Aviation News

March 26, 2012

Final Call: Wall Street Doesn’t Like American’s Business Plan

American Eagle ATR-72 (N414WF) on the ground in Camaguey, Cuba, for a charter flight
American Eagle ATR-72 (N414WF) on the ground in Camaguey, Cuba, for a charter flight. (Photo by Matthew Smith)

 

  • Adding capacity is the last thing the airline industry and its investors want, but that is exactly what American Airlines plans to do, and analysts are not happy about it. Also, they might not have financing for their soon-to-be-delivered 777-300ER.   [Dallas Morning News]
  • Does the US Air Force really need a new $55 billion bomber program? [Center for Public Integrity, via Huffington Post]
  • US Customs agents at Miami International Airport found jars filled with human fetuses were in the luggage of two women returning from Cuba. [Associated Press]
  • Airliner leasing maven Steven Udvar-Hazy says the Boeing 737 MAX is not a long-term solution for narrowbody flying. [Flightglobal]
  • The US FAA is keeping carriers from the Phillipines on their “black list” due to safety shortfalls. [Associated Press, via BusinessWeek]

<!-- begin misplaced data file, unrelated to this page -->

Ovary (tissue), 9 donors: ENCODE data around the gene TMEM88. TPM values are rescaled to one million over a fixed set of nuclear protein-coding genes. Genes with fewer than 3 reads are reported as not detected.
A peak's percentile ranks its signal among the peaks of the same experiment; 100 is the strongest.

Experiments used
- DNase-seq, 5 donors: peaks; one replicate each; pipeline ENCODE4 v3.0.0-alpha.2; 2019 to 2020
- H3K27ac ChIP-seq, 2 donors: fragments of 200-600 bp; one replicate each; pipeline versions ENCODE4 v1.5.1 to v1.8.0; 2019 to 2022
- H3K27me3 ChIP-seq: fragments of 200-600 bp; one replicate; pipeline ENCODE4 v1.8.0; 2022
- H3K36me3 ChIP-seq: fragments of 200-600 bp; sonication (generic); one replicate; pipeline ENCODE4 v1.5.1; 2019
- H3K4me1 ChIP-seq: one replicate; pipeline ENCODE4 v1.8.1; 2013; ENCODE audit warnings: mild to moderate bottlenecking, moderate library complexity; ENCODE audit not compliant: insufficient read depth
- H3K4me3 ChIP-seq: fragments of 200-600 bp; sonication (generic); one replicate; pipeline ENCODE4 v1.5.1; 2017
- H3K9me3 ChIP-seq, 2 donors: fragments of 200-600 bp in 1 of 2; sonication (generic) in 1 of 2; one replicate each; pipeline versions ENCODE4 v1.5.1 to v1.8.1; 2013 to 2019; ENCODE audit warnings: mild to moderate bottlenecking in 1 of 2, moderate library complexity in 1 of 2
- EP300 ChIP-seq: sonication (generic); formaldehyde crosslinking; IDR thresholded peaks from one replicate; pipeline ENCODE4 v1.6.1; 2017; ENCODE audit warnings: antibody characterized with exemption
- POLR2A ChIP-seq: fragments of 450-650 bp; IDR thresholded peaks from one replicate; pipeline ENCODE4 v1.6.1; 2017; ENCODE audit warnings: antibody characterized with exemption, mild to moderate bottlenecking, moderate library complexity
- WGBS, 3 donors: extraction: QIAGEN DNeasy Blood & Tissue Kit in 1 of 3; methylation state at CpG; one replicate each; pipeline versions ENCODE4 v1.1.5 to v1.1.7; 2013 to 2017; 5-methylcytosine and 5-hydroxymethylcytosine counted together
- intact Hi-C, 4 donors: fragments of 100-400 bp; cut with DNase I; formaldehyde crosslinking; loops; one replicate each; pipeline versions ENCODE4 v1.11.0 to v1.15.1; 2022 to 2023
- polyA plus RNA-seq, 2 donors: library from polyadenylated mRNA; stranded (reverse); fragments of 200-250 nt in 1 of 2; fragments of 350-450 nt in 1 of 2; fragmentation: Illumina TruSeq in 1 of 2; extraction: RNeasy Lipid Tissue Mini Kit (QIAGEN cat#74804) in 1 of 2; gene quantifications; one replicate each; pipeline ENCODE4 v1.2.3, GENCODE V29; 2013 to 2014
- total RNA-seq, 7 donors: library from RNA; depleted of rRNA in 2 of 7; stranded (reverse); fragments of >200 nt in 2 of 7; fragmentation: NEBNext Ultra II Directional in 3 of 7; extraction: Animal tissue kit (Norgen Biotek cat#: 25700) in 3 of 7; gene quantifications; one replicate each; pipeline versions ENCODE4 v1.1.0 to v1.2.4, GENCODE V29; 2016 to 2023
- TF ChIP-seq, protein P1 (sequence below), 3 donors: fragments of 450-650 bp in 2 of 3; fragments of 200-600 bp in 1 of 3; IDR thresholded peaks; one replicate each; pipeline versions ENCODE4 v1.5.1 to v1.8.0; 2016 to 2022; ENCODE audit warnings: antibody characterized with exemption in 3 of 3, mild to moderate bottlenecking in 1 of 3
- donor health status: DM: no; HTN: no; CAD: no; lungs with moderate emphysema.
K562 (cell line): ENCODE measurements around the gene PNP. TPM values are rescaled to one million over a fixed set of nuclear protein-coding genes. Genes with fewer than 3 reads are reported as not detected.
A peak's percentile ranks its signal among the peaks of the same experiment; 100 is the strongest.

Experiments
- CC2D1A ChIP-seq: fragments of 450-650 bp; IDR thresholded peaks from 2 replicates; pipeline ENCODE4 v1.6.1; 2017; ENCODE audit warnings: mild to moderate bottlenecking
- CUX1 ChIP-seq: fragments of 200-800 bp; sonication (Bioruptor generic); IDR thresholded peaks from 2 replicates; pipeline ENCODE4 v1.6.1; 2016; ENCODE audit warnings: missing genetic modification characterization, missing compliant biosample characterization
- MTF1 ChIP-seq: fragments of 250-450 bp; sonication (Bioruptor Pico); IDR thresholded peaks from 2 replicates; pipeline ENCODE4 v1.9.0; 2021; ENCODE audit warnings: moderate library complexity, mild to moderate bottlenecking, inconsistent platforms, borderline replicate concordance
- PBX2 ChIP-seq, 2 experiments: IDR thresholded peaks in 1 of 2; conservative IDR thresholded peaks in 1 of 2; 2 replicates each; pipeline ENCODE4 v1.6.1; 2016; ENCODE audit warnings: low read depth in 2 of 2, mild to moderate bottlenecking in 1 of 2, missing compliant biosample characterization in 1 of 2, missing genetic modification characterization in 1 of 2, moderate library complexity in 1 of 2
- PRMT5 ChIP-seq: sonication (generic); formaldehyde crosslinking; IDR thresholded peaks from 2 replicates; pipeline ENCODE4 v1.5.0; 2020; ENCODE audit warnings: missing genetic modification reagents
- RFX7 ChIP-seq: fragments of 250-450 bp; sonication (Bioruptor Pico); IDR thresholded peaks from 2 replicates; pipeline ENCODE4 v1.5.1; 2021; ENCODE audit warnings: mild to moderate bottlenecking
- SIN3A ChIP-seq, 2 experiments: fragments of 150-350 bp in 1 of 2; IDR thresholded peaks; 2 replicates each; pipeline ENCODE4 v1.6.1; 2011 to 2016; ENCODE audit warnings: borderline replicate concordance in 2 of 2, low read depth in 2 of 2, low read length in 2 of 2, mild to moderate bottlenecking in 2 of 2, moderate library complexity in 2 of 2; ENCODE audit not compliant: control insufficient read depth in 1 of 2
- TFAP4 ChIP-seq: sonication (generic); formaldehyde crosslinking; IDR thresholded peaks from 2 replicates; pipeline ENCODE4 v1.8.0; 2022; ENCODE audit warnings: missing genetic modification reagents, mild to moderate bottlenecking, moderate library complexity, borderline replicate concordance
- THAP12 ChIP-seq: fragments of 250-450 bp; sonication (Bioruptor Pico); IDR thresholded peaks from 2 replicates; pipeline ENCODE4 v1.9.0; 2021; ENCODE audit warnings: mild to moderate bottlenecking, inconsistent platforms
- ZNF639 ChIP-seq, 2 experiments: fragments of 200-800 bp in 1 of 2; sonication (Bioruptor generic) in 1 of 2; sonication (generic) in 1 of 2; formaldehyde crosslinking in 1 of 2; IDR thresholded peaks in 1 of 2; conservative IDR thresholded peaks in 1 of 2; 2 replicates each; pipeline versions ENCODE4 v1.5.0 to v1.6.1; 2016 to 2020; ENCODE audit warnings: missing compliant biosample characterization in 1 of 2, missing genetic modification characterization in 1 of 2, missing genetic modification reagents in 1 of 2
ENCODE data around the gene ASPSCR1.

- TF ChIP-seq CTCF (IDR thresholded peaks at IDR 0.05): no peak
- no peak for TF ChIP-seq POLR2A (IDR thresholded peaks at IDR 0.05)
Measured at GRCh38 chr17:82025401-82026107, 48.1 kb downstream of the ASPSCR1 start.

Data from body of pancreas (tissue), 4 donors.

• The recent spurt of massive aircraft orders from airlines like Lion Air and American Airlines is “proof that there are still a number of egos running airlines around the world,” says ILFC CEO Henri Courpron. [Wall Street Journal]
  • China won’t let Lufthansa begin flying Airbus A380s to Shanghai due to the EU’s new emissions trading scheme. [Air Transport World]
  • Meanwhile, in Russia… A helicopter pilot got the scare of his life when his chopper was hijacked and he was forced to fly to a prison to pick up an escaping murder convict. Despite guards’ attempts to shoot down the chopper and the pilot getting bound and gagged when they landed, no one was injured. The escapee hopped a ride in a taxi cab, only to be recaptured at a police roadblock. [Gawker]

 


  • http://www.facebook.com/Oldsmoboi Drew Dowdell

    It should be clear now that we have already long passed the point where any airline consolidation is a good thing for consumers. The fact that the existing carriers are basically colluding amongst themselves to boost pricing should be obvious to anyone vaguely paying attention.